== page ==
Corporate interests inhibit quality of life in America<p style="">Ban told <em>The Guardian</em> that the sectoral interests of pharmaceutical companies and hospitals "inhibit the American government" and prevent it from working toward universal health coverage.<br></p><p>"Here, the political interest groups are so, so powerful... Even president, Congress, senators and representatives of the House, they cannot do much so they are easily influenced by these special interest groups," adding that he hopes some progressive states pave the way for publicly financed healthcare.</p><p>"It will be either California or New York who will introduce this system," he said. "Then I think there will be many more states who will try to follow suit. I think that's an encouraging phenomenon we see."</p>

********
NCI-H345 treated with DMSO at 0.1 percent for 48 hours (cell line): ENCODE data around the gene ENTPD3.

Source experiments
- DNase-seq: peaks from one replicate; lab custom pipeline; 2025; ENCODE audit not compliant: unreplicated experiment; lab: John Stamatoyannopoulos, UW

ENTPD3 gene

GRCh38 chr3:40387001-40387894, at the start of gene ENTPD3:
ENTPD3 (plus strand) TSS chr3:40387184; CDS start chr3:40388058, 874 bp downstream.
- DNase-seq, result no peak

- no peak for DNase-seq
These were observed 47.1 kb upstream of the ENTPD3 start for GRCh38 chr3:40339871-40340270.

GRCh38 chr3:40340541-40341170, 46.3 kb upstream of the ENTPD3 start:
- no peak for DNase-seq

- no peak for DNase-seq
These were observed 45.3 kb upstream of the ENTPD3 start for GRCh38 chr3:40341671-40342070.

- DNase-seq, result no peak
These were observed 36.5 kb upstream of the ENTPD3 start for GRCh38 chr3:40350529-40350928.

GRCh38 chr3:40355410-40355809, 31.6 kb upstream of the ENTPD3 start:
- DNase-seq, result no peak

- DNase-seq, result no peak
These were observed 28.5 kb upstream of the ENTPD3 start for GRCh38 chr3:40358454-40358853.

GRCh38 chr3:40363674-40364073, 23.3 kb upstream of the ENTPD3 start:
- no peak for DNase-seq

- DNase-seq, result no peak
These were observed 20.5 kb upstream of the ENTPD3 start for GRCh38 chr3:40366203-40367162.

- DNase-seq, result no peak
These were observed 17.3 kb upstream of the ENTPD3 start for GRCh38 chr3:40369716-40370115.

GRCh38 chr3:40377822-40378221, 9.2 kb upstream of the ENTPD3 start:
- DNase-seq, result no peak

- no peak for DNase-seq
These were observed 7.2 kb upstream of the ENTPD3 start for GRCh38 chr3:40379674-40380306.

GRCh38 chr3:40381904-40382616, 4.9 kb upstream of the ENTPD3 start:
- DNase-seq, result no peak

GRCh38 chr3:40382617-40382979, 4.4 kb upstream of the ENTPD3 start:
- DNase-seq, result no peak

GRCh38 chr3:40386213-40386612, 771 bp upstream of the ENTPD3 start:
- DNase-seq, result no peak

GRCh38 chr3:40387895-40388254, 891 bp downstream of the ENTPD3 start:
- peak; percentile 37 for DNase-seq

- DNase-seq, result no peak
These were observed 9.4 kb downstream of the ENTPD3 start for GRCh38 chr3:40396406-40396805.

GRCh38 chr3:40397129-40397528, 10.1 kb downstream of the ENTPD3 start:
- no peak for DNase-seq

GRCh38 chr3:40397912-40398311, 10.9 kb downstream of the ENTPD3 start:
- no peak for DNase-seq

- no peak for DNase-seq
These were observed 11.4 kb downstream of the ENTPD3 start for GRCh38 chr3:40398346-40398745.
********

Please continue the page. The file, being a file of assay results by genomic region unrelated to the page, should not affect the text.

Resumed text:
Do Americans want single-payer healthcare?<p>In recent years, there have been growing calls from the left and from some progressive politicians to implement <a href="https://bigthink.com/brandon-weber/new-study-claims-medicare-for-all-would-ruin-the-usa-financially-ummm" target="_blank">Medicare For All</a>, a single-payer plan that would guarantee <a href="https://www.health.harvard.edu/blog/single-payer-healthcare-pluses-minuses-means-201606279835" target="_blank">health insurance and necessary healthcare to all Americans</a>. And while most Democratic lawmakers have shown mixed feelings about pursuing a single-payer plan, a <a href="https://www.washingtonpost.com/page/2010-2019/WashingtonPost/2018/04/12/National-Politics/Polling/release_517.xml?" target="_blank">Washington Post-Kaiser Family Foundation</a> poll from February showed that 51 percent of Americans would support a single-payer plan.</p><p>However, passing such legislation remains virtually impossible as long as both chambers of Congress are controlled by Republicans, many of whom not only oppose Medicare For All outright but also have tried to chip away at the less expansive Affordable Care Act.</p>